“The apparent duality of “self” and “other” is a manufactured set of reference points that arises as a panic-response to the uncertainty, openness, and groundlessness of the “basic ground” of primordial awareness.” Reginald Ray, “The Secret of the Vajra World” pg. 308
What is this basic ground of primordial awareness? It is pure presence; a depth of unthinkability that is ever-present, non-dual, empty of form and substance, and non-changing. Direct experience of pure presence is available in each moment through the recognition of the basic emptiness and insubstantiality of all phenomena arising from the ground of being.
You might be asking yourself, how does emptiness and unthinkability apply in psychotherapy? Our patients feel they are truly suffering. How can it possibly help to tell them the pain they consider “theirs”, the confusion and helplessness that feels so real, is actually insubstantial and empty of self-existence?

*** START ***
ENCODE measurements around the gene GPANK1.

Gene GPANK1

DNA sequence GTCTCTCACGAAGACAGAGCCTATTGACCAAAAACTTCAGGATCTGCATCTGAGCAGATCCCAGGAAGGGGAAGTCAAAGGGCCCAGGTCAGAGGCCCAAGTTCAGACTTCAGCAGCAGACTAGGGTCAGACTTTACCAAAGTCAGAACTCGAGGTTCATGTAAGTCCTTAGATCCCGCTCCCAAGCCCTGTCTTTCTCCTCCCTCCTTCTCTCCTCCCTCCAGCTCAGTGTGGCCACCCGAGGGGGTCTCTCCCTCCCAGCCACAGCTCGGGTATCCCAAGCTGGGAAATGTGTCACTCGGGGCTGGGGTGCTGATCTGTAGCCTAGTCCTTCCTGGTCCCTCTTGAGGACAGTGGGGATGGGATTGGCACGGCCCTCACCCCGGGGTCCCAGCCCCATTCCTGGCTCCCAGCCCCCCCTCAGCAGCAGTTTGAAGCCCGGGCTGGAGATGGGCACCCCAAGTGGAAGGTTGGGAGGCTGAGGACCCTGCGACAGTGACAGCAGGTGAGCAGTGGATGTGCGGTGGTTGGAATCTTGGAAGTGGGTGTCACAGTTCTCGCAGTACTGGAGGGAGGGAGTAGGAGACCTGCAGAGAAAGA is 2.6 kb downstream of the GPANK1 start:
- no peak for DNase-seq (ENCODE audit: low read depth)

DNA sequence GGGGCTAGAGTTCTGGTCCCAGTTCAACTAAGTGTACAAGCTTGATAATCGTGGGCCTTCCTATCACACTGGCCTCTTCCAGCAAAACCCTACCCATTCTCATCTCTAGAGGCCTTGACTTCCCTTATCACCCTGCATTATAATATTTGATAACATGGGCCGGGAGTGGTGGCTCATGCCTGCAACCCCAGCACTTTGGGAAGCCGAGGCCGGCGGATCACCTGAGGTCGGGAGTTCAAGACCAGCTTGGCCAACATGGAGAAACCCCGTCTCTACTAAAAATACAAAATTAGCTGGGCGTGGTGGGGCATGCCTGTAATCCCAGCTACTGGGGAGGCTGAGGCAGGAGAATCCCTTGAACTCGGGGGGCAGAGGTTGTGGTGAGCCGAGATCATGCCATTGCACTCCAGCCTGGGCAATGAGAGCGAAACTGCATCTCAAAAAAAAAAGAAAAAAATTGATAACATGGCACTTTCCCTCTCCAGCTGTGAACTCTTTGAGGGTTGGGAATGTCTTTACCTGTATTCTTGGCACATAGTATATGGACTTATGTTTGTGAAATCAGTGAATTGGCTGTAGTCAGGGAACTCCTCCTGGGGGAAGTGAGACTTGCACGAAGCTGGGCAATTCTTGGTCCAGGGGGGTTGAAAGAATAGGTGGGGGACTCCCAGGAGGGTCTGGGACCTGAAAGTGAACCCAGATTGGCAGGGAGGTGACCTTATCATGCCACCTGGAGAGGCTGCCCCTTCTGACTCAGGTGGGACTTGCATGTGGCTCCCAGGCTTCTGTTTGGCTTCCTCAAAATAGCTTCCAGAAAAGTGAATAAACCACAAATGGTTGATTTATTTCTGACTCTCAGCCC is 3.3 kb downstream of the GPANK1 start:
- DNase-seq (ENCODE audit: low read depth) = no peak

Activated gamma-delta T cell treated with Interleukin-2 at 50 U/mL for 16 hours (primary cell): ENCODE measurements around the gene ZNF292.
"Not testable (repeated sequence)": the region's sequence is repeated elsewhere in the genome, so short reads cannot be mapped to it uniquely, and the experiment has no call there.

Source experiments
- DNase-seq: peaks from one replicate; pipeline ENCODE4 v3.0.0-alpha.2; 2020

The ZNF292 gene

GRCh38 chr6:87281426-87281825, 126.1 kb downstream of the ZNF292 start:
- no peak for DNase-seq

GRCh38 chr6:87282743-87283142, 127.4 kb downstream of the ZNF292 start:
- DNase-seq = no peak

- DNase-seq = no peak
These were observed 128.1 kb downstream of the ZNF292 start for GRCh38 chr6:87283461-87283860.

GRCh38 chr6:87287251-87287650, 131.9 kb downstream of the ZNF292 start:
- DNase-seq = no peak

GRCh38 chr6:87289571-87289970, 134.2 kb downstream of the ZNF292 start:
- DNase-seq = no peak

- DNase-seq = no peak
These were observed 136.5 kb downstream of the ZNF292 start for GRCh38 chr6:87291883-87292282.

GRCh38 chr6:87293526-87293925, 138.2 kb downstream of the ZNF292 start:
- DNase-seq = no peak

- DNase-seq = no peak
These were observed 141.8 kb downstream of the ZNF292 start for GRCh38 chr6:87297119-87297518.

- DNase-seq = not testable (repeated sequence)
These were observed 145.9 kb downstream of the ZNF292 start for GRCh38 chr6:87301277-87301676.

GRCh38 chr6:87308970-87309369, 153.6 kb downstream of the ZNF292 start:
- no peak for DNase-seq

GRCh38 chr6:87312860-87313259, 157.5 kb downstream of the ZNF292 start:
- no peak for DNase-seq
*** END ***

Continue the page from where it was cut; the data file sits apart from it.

The concept of emptiness in Buddhist psychology is not characterized by nihilism, disassociation, anhedonia, or a sense of deficiency in the self. Rather emptiness points directly to the reality of the interconnectedness of all arising phenomena as dependent upon interrelated causes and conditions. This fact renders all arising phenomena empty of self-existence apart from all other phenomena.
"The apparent world of “I” and “other” as existing realities is a false conceptualization, overlaid on our experience and completely unreal. The dependent nature, which arises in dependence on causes and conditions, possesses no more than a relative reality; it is not real in the ultimate sense of having an abiding essence or definitive character.” Reginald Ray, “The Secret of the Vajra World” pg. 309
So this emptiness extends even to the portals of perception; the senses—eyes, ears, touch, smell, taste, consciousness—all of which interdependently and simultaneously co-arise with percepts. It is Manas—the energy associated with consciousness experienced as craving for separate sense of self—that creates the false subject/object reality of an unenlightened mind. (see the previous post)
Buddhist psychology is a roadmap for realization that progressively allows the psyche to naturally drop into the ground of being through a process of direct inquiry into the nature of mind itself. It is this process of direct inquiry into the nature of mind, which this blog is dedicated to elucidating.